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Trump: U.S. did not pay N. Korea for Warmbier medical care

President Donald Trump at the White House on

President Donald Trump at the White House on Friday before heading to Indianapolis to attend the annual meeting of the National Rifle Association.  Credit: AP/Jacquelyn Martin

WASHINGTON — President Donald Trump said Friday that the United States did not pay North Korea any money for the health care of Otto Warmbier, the U.S. college student who was jailed there and died after being sent home comatose in 2017.

Trump dismissed a Washington Post story that said the United States accepted a bill from North Korea for $2 million to cover hospice care for Warmbier. He also said he would “easily” defeat Democrat Joe Biden, and criticized the Mueller report and Democrats’ investigations.

“We did not pay money for our Otto,” Trump told reporters as he left the White House on his way to address the National Rifle Association in Indianapolis, repeating his tweeted denial earlier Friday. “We don't pay money for hostages.”

The U.S. envoy sent to retrieve Warmbier signed an agreement to pay the bill on instructions passed down from Trump, but the U.S. Treasury Department had not paid it as of the end of 2017, the Post reported, citing two people familiar with the situation speaking anonymously.

Asked about Biden, the latest Democrat to join the crowded field of presidential hopefuls, Trump said, “I think we beat him easily.”

Trump rejected Biden’s video declaring his candidacy Thursday that focused on Trump’s statement that there were “very fine people on both sides” of a clash over the “Unite the Right” rally led by white supremacists to protest removal of a Robert E. Lee statue from a park.

Biden criticized Trump’s statement for offering a “moral equivalence between those spreading hate and those with the courage to stand against it” and declared the 2020 presidential election a “battle for the soul of this nation.”

“I was talking about people that went because they felt very strongly about the monument to Robert E Lee, a great general. Whether you like it or not, he was one of the great generals,” Trump said. “People were there protesting the taking down of the monuments of Robert E. Lee.”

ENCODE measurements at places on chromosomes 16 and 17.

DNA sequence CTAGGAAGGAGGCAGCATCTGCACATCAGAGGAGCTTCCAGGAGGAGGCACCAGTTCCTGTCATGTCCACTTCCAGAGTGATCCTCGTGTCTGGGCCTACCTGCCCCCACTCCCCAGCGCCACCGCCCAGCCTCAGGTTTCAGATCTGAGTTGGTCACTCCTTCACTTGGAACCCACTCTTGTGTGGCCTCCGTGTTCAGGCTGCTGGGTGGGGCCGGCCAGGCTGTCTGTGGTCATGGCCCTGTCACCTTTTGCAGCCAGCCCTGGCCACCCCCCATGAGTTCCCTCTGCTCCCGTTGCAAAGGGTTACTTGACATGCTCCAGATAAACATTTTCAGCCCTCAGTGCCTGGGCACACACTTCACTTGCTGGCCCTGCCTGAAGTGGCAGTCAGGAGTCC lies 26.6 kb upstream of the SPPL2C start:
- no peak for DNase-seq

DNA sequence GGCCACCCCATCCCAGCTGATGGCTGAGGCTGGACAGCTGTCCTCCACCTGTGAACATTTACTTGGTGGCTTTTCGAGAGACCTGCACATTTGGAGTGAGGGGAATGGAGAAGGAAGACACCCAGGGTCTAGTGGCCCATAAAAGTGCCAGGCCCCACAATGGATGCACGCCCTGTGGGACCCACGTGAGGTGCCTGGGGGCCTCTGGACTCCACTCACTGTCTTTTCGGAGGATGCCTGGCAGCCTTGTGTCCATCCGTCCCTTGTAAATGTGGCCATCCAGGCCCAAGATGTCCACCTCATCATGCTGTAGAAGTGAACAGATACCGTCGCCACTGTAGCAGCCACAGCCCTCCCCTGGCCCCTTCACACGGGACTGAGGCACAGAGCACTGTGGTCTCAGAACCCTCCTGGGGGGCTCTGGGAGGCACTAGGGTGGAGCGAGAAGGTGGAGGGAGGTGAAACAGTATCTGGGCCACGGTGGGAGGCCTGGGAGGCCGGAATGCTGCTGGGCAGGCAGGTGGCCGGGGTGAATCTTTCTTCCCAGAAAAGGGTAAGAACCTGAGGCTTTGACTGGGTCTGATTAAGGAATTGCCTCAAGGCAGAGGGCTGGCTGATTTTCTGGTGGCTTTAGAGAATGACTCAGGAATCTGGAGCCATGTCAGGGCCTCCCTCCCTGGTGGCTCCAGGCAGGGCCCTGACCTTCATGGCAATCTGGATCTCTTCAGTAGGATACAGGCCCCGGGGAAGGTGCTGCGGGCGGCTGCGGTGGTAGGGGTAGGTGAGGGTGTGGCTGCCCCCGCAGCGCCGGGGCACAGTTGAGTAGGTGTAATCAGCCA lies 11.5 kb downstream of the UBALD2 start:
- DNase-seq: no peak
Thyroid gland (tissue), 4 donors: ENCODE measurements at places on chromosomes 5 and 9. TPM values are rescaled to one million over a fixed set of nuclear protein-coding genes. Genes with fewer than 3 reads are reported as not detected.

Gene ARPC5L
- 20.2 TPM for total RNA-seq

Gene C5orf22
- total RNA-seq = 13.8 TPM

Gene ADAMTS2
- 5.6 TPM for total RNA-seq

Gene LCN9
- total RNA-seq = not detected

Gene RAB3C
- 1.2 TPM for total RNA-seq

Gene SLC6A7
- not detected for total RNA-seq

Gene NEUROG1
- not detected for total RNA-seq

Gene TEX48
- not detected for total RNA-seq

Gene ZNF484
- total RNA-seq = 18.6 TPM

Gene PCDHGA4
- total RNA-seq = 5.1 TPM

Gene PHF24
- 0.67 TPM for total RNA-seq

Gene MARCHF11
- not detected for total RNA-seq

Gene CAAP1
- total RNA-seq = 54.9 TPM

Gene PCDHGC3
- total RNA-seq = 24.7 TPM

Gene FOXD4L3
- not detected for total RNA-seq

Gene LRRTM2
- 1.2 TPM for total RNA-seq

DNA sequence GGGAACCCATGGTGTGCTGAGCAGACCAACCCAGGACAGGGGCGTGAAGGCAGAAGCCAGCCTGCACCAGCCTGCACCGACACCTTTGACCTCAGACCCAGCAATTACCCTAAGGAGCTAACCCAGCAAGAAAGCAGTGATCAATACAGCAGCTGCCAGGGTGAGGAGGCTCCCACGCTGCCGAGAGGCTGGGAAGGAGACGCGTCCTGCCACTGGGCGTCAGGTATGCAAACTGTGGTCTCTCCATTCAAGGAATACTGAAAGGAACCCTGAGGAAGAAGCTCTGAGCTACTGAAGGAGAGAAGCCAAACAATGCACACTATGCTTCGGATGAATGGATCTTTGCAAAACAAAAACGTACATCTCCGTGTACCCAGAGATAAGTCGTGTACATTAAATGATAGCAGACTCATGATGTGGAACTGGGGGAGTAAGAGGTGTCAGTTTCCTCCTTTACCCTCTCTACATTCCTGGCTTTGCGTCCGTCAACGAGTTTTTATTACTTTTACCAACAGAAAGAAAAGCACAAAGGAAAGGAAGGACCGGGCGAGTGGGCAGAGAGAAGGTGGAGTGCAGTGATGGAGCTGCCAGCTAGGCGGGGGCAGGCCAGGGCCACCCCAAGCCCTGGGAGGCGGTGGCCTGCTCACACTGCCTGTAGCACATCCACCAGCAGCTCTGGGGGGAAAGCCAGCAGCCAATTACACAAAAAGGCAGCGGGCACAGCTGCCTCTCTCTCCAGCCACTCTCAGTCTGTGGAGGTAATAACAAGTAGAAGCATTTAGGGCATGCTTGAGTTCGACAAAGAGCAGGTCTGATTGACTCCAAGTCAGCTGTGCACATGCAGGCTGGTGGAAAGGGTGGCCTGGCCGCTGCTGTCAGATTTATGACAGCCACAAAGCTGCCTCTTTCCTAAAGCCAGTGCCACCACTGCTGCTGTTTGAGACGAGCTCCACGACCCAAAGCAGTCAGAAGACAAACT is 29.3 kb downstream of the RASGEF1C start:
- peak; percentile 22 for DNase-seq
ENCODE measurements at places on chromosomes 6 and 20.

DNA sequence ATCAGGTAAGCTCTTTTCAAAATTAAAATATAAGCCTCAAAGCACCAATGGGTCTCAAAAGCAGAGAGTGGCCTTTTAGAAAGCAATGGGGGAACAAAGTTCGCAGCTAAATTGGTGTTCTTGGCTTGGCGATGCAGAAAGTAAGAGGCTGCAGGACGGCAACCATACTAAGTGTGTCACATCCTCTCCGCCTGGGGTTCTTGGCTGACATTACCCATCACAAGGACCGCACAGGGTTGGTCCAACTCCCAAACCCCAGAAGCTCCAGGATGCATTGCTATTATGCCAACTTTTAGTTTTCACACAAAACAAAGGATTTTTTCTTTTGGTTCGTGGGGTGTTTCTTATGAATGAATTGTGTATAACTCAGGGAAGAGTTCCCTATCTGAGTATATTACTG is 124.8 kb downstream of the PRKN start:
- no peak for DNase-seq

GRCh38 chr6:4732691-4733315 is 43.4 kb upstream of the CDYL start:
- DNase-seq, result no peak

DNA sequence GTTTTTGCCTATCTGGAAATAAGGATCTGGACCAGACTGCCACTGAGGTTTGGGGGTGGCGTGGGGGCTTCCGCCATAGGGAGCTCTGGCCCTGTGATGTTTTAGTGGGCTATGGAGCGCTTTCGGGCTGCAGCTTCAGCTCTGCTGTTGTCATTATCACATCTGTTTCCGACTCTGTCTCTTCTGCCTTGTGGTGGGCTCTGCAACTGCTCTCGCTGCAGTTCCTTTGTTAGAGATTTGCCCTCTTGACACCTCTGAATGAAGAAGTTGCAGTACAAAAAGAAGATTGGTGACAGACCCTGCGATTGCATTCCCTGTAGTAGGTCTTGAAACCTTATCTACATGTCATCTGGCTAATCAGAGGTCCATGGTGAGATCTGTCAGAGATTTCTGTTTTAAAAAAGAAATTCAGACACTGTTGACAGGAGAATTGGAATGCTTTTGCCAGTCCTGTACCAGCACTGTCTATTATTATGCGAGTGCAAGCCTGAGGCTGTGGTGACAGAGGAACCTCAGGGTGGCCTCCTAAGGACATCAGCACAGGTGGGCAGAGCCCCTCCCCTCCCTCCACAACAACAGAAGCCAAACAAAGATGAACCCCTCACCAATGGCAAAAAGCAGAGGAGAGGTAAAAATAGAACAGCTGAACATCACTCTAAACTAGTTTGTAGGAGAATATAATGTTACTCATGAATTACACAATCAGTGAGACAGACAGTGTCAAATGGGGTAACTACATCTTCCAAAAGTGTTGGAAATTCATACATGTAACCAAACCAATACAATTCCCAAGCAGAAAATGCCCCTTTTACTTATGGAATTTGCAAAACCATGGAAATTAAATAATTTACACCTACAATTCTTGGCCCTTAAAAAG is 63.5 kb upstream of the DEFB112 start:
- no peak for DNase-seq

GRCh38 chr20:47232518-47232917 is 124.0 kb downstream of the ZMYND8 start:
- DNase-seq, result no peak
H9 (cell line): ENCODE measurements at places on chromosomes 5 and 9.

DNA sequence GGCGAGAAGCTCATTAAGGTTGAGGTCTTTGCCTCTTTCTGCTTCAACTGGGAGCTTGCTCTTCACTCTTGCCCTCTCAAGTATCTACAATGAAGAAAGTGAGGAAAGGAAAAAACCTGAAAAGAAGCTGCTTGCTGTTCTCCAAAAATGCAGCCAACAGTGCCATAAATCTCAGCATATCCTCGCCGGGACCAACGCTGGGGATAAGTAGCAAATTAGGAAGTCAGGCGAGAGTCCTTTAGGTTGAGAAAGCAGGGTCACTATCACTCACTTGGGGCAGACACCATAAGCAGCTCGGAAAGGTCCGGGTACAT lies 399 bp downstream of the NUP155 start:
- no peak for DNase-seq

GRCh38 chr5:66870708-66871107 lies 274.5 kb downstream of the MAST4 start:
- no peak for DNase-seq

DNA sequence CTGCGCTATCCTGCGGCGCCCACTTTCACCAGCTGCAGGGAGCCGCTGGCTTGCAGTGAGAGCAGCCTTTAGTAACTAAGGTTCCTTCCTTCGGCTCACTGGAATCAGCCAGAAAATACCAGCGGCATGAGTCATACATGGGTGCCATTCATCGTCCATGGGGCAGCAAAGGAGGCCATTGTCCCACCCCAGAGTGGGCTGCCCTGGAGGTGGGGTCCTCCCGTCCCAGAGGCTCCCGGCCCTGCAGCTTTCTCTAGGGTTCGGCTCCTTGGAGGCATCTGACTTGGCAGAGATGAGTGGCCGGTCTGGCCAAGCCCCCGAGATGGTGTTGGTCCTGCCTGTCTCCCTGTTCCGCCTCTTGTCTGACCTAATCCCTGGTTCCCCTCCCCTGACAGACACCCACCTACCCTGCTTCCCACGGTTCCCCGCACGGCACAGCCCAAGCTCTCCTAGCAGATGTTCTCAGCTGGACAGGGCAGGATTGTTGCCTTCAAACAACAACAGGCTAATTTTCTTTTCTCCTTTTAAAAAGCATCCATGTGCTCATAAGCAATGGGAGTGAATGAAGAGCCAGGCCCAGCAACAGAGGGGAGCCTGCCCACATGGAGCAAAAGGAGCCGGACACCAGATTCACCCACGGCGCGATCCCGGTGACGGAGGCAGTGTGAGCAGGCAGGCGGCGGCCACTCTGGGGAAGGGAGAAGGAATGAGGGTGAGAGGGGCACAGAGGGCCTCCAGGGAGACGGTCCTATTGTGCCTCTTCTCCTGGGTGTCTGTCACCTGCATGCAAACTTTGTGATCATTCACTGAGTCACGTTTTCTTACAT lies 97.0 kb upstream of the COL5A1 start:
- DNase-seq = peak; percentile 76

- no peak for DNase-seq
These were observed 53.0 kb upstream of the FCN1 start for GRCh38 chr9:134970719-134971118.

Many of the marchers displayed Nazi and white supremacist insignia and chanted anti-Semitic slogans in the clash with counter protesters. One march supporter pleaded guilty to a hate crime after being convicted of killing a counter protester by ramming his car into a crowd.

Trump also sought to depict Biden, at age 76, as much older than himself, at age 72.

“I am a young, vibrant, man,” Trump said. “I look at Joe, I don't know about him, I don't know.”

Trump again attacked special counsel Robert Mueller and his team as being “Trump haters,” declared he had been totally transparent in dealing with the investigation — despite refusing to answer questions in person and seeking unsuccessfully to block the probe.

He denied he told his then-White House counsel Don McGahn to fire Mueller, despite McGahn’s statements under oath to Mueller’s team. “I never told Don McGann to fire Mueller. If I wanted to fire Mueller, I would have done it myself,” he said. “I had the right to.”

And Trump reiterated his decision to block his administration’s aides from accepting invitations or complying with subpoenas to appear before House committee investigations led by Democrats into the Mueller report and other policies.

Trump claimed he had been more transparent than any other president in dealing with the probe.

“With all of this with all of this transparency, we finished [with] no collusion … no obstruction,” Trump said. “Then I get out the first day, they say ‘Let's do it again.’ And I said, 'That's enough … We have to run a country.’”

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